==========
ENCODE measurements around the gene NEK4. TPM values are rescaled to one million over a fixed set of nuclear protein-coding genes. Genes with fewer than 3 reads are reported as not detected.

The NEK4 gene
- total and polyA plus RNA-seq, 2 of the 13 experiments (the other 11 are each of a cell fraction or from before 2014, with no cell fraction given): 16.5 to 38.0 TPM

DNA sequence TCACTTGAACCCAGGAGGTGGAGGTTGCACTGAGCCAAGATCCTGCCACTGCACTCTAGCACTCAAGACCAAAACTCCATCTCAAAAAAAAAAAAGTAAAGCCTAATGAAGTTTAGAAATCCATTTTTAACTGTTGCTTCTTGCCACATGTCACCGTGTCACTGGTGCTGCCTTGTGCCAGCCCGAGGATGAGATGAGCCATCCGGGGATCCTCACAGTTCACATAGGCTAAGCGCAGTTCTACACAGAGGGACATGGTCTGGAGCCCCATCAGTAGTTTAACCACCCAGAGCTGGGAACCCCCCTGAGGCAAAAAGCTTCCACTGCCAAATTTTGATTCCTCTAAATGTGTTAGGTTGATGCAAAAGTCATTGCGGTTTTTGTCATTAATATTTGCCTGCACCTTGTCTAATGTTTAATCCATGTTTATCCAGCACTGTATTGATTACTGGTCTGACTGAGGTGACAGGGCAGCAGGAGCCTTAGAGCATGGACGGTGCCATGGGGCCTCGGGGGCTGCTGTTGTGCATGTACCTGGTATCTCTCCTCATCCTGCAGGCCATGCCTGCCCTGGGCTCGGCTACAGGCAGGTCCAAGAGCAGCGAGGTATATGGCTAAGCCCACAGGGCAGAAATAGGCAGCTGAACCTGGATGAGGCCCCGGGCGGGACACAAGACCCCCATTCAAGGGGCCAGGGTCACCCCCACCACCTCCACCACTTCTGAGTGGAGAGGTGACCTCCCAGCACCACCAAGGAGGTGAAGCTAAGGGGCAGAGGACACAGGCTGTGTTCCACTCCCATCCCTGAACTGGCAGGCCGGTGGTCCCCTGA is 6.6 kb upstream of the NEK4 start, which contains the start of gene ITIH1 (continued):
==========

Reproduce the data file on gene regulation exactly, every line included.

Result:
ENCODE measurements around the gene NEK4. TPM values are rescaled to one million over a fixed set of nuclear protein-coding genes. Genes with fewer than 3 reads are reported as not detected.

The NEK4 gene
- total and polyA plus RNA-seq, 2 of the 13 experiments (the other 11 are each of a cell fraction or from before 2014, with no cell fraction given): 16.5 to 38.0 TPM

DNA sequence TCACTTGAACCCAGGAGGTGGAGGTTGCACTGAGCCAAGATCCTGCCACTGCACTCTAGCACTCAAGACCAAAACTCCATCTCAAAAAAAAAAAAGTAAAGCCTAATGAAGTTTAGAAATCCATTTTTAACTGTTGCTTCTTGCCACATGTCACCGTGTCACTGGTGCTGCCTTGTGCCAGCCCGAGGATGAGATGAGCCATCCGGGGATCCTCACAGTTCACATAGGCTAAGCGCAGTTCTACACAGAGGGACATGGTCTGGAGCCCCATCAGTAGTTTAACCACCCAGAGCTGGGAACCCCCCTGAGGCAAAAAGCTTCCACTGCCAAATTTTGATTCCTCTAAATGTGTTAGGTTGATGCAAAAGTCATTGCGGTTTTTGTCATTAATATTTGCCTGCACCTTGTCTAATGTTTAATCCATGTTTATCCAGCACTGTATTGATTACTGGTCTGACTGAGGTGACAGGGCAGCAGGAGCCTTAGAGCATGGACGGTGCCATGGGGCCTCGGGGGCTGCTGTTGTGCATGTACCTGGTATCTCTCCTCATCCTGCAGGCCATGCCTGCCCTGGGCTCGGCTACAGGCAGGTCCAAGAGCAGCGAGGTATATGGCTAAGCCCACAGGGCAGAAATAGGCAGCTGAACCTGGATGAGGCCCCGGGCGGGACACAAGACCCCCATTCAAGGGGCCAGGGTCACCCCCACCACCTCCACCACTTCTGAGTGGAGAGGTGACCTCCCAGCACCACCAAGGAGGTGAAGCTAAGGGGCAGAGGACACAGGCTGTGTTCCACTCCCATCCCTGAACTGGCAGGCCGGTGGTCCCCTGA is 6.6 kb upstream of the NEK4 start, which contains the start of gene ITIH1 (continued):